On the pear tree, the blossoms were battered by several days of rain. I find this photo unexpectedly poignant, with one last petal clinging to a leaf as the first minuscule fruits are revealed. It's a visual haiku.
Pear blossoms in rain,
Petals scattered by cold wind.
The tiny fruits are revealed.
Sunday, April 4, 2010
The blooms are out there, but there is no incentive whatsoever to put on an Easter bonnet and go out to admire the floral displays. It's another cold, rainy day in a series, with more predicted. I looked at the forecast and discovered that all the days I will not be home this week are supposed to be lovely while rain is expected for all the days I will be home. Is this fair?
I will console myself with photographs of flowers. These photos were taken over the course of the past several weeks.
Above is the Lone Poppy. Poppies have been blossoming all over the neighborhood and by the roadsides for the past two weeks, but not in our backyard. The same thing happened with the plum blossoms. We must have a micro-climate that is a bit colder and shadier than nearby front yards and roadsides.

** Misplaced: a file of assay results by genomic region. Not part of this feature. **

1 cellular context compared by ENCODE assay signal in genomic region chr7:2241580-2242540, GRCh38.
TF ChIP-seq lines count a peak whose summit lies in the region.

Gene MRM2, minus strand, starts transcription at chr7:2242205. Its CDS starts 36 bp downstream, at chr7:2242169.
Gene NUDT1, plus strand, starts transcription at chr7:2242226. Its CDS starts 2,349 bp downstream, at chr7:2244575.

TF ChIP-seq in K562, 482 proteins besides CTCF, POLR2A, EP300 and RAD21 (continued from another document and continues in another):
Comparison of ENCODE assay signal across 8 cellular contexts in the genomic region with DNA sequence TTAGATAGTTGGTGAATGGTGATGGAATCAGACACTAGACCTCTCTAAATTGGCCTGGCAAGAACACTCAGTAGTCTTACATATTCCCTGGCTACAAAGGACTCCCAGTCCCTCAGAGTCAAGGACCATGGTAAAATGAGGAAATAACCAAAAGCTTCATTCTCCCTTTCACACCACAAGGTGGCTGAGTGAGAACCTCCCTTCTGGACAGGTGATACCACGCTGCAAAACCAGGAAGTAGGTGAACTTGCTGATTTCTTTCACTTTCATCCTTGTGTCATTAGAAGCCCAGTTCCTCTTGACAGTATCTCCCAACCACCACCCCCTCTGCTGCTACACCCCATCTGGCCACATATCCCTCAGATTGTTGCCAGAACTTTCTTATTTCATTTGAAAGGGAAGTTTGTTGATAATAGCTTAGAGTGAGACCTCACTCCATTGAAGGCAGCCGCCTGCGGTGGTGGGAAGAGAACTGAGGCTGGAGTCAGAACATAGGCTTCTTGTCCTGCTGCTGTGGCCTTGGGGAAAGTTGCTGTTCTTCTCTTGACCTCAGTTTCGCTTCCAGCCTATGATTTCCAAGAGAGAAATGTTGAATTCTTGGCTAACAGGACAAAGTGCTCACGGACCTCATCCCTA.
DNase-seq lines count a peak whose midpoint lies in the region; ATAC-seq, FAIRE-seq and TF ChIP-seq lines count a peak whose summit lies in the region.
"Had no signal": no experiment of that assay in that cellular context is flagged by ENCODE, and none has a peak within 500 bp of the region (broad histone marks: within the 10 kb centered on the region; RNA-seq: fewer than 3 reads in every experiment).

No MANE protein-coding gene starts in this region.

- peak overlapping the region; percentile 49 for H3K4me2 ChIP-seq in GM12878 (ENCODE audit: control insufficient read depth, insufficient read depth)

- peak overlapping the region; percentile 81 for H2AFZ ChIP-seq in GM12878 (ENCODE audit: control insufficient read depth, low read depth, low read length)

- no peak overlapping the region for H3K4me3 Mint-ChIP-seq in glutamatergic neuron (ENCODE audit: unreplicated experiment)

Shown here are lavender, forget-me-nots and calendula, along with the mystery bulbs that were here when we moved in and come up every year without fail. Some year I will find out what they are called.
At first they were only in the front yard but I've been unwittingly transferring them to the backyard by raking up the live oak leaves in the front and using them to cover garden paths in the back. The little bulbs get raked up and carried along. They are a welcome addition, popping up all over with jaunty assurance.
Another front yard mystery bulb. These don't tend to grow near the live oak so remain sequestered in the front yard.
And still another front yard mystery bulb. Just a few of these appear.
A showpiece of the backyard is the Sleeping-Beauty-sized thicket of Cecile Brunner roses, which forms a privacy wall along the southwest edge of the property and provides habitat for all manner of creatures. One year a deer used the thicket for afternoon naps.
Also known as the Sweetheart rose, it starts to bloom in early April. Here is one of the first specimens. There are only a few so far, dotting the dark green wall here and there.
Some volunteer violas, descendants of the 'Lemon Sorbet' I planted several years back. They look ready for the Easter parade. Sorry, ladies. Better luck next year.